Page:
Think about your life and put your thoughts into words. Spend some time with just you. Write your thoughts down. On paper. No need to publish or share with others if that is not what you want. Do it for yourself. It’s amazing how it makes a difference from just thinking about your life and putting those thoughts on paper. It will show you where you have been, where you are and maybe where you are going or at least pointing to the direction you are going.
Or you may take just a small period of your life to think deeply about. Write about it. If it was sad, it will bring you healing and closure. If it was a happy time, it will make you laugh while you’re writing about it. You’ll bring it into a conversation and give someone else happy thoughts!
This writing about your life, whether to publish or just for your own sake, can be an important time for you. If you can’t get started or would like some guidance, come to my workshop. I’ll lead you through it, help you to learn how to access the memories you want to reach. You’ll learn how to weave your words; get practice in putting pen to paper. If you prefer to use your computer, that’s okay, too.
Telling your story is a priceless gift! Your story told as the only person who can tell it, the way you lived it, felt it, what made you happy . . . or not. Forget about spelling. Forget about grammar. This is a fun way for a fun day. Tell it your way. You will be led in ways to recollect moments you think you’ve forgotten. It’s all in there. You will be shown how to build your story. You’ll be guided with ideas and writing crafts. You can write about growing up, your teen years, your career, your clothes closet over the years, your shoe collection, traveling, raising kids, or not, the parts of your life you liked best . . . or not. You choose the portion you want to tell.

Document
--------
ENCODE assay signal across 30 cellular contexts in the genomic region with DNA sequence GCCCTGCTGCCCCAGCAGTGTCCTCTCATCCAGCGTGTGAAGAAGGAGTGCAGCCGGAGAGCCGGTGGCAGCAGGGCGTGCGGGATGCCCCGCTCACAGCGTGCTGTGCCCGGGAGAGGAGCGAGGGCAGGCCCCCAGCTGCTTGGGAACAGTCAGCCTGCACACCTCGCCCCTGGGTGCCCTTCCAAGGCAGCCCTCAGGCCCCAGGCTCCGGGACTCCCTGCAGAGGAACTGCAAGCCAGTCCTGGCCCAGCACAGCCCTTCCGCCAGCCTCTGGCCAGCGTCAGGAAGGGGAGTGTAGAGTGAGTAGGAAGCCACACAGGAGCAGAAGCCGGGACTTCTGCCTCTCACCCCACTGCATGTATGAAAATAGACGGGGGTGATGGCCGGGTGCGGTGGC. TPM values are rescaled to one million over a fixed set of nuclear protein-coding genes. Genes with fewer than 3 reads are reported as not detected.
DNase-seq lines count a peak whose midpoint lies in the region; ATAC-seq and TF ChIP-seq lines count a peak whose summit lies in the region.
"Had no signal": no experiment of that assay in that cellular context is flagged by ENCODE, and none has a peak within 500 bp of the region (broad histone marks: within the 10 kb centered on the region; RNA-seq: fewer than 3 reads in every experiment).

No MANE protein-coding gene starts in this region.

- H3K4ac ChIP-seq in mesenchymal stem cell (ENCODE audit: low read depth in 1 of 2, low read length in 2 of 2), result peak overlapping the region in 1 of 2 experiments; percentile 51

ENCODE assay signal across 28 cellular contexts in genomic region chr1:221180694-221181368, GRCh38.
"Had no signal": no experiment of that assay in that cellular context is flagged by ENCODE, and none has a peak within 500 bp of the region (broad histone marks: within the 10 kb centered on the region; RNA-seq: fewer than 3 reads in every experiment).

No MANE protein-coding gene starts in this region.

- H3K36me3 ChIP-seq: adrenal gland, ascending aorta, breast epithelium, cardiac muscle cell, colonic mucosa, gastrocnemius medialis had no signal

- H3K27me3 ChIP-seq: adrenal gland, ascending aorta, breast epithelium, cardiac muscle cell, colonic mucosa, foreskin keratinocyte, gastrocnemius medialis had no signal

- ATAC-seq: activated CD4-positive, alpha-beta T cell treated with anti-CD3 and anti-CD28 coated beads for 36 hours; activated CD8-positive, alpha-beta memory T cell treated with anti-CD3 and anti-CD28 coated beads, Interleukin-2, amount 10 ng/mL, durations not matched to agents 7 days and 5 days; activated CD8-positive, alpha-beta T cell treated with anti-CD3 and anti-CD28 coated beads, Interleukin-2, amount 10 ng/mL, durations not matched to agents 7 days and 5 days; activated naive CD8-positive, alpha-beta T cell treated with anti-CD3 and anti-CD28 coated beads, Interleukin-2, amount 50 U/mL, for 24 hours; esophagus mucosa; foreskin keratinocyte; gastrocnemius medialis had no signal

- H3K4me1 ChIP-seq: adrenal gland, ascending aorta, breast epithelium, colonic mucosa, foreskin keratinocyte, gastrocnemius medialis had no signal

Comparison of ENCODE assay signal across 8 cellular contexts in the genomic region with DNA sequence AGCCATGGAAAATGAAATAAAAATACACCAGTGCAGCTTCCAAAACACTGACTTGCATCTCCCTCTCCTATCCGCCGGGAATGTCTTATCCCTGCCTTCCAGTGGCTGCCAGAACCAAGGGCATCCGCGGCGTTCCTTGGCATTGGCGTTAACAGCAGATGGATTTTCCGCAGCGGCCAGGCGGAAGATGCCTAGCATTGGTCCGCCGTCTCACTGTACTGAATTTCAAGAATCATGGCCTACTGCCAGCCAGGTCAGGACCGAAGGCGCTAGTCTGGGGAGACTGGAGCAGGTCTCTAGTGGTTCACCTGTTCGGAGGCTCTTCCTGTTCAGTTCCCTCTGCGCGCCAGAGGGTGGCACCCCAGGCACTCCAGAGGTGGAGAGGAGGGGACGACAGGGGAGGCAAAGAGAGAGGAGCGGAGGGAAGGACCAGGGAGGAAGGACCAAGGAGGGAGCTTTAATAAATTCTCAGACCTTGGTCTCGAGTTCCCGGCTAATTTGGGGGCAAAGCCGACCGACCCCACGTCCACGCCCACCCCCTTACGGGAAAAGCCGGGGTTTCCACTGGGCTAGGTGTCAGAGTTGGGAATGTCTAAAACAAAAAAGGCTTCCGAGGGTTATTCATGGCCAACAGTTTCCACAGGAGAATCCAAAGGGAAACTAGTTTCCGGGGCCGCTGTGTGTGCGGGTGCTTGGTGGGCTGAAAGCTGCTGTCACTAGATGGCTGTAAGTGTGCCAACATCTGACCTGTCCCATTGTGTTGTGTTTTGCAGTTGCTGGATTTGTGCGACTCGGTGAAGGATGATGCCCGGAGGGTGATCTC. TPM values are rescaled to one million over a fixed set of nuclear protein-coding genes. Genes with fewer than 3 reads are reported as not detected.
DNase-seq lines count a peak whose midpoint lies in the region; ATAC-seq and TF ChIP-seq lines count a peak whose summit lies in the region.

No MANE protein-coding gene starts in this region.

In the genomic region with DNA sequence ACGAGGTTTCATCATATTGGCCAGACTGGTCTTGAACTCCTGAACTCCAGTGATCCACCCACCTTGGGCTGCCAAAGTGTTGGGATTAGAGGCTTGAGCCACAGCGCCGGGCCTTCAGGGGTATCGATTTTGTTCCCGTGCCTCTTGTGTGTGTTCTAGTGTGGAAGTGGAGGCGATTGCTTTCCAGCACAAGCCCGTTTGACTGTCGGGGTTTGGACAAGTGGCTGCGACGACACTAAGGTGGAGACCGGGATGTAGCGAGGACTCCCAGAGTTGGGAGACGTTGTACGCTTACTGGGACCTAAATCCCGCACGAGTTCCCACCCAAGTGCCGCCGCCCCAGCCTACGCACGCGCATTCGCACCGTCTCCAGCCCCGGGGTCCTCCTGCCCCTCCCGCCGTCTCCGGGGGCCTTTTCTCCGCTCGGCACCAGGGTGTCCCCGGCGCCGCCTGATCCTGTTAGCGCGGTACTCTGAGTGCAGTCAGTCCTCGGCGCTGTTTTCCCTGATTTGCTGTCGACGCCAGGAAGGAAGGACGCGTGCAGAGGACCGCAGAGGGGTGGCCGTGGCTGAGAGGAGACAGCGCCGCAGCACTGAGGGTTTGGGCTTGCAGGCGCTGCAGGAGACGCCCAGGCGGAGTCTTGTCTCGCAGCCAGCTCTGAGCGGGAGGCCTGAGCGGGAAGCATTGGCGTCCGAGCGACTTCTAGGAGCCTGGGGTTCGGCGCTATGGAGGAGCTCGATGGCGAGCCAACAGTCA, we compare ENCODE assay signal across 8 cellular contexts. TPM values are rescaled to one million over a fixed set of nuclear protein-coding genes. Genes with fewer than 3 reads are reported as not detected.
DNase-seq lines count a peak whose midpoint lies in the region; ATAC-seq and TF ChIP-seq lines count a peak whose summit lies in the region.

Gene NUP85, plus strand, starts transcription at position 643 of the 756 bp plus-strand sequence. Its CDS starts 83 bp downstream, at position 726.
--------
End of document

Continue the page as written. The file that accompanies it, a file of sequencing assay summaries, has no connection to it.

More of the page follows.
This exciting one-day workshop with Arlene S. Bice, memoirist, author of 14 books, and workshop facilitator for over 20 years provides an intimate place (limited to 12) to write what is burning inside you, waiting to come out. Write your story straight from the heart so your children, grandchildren, and others will know the real you, not only by the roles that were visible. Tell them about a yesteryear that no longer exists and will never return
Check out my website at: arlenebice.com with your questions or to reserve your seat at the table. If you don’t get your story recorded it will be lost forever.
Writing poetry in high school was not something I did, even though it was, and still is, common for many teenagers to do. However, I loved English class where Miss Sadley taught us to read and write poetry using all the rules and regulations. I wanted to soak up everything in that class.
I planned to be a writer since I was in grammar school and kept trying as an adult to get to a class to further my study, yet something always blocked my way. Poetry was not my goal. When I began attending the International Women’s Writing Guild annual conferences I took a class in poetry and got hooked. It was very different from high school poetry. The late Judi Beach’s class was an automatic choice after that first time. Then I fell into Marj Hahn’s poetry & art class and loved that particular marriage of creativity.
When I met the poet Thomas Park in Warrenton, NC we, including Sherman Johnson, put together a combined art & poetry presentation at the library. Artists held their work, mostly abstract, and the poet stood next to the artist and read the poetry written about their work. The librarian displayed the art and relevant, matted poetry, alongside it in the library for over a month. I still particularly enjoy writing poetry about art. Paintings have such stories shouting out from the canvas, stories understood differently by various people, stories just waiting to be told. Art and objects play important roles in our lives that we don’t always notice.
I especially enjoy having my writers’ groups compose work about abstract art because we all come up with widely contrasting pieces. We relate differently to the art because we each come from various backgrounds and experiences. I just love the differences in us as people.